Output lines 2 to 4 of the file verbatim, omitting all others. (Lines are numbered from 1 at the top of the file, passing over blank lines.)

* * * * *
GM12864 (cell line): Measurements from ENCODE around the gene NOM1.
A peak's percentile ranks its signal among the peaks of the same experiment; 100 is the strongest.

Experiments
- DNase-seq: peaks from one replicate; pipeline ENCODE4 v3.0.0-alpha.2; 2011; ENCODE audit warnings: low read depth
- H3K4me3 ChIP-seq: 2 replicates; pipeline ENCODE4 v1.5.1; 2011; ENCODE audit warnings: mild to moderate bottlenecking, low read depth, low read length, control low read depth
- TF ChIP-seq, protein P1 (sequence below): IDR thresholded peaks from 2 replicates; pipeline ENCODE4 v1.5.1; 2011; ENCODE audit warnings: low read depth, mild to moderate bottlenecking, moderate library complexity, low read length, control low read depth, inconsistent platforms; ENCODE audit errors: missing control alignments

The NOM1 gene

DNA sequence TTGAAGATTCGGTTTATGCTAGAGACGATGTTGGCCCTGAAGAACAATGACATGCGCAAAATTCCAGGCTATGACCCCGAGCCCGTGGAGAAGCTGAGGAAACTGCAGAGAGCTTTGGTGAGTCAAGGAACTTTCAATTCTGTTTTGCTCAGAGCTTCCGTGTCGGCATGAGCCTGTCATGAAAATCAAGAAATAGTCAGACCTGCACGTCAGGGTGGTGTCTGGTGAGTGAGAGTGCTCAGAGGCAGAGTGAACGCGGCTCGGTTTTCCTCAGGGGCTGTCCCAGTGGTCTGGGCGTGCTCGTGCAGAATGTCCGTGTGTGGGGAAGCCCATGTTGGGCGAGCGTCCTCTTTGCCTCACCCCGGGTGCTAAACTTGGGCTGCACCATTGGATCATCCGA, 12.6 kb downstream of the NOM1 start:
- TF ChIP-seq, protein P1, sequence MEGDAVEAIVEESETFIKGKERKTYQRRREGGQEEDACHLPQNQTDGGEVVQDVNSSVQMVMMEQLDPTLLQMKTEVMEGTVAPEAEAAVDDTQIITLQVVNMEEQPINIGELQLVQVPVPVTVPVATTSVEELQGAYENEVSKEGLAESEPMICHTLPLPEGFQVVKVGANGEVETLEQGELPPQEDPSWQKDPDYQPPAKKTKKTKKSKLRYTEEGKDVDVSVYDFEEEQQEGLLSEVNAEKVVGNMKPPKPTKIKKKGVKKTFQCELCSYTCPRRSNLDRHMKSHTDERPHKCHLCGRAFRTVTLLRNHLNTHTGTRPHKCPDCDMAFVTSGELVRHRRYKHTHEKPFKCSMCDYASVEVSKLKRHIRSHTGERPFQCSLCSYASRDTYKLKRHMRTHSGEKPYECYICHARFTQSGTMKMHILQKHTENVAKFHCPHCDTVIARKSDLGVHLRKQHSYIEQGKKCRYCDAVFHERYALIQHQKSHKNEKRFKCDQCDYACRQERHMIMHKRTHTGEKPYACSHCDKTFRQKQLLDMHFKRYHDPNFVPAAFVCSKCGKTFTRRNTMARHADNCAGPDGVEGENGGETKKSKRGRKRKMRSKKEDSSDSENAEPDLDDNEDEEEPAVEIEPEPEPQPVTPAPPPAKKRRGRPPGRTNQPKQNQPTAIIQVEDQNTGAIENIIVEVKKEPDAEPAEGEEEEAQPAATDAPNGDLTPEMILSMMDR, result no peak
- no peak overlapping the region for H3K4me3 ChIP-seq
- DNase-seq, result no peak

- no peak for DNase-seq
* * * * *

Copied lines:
A peak's percentile ranks its signal among the peaks of the same experiment; 100 is the strongest.

Experiments
- DNase-seq: peaks from one replicate; pipeline ENCODE4 v3.0.0-alpha.2; 2011; ENCODE audit warnings: low read depth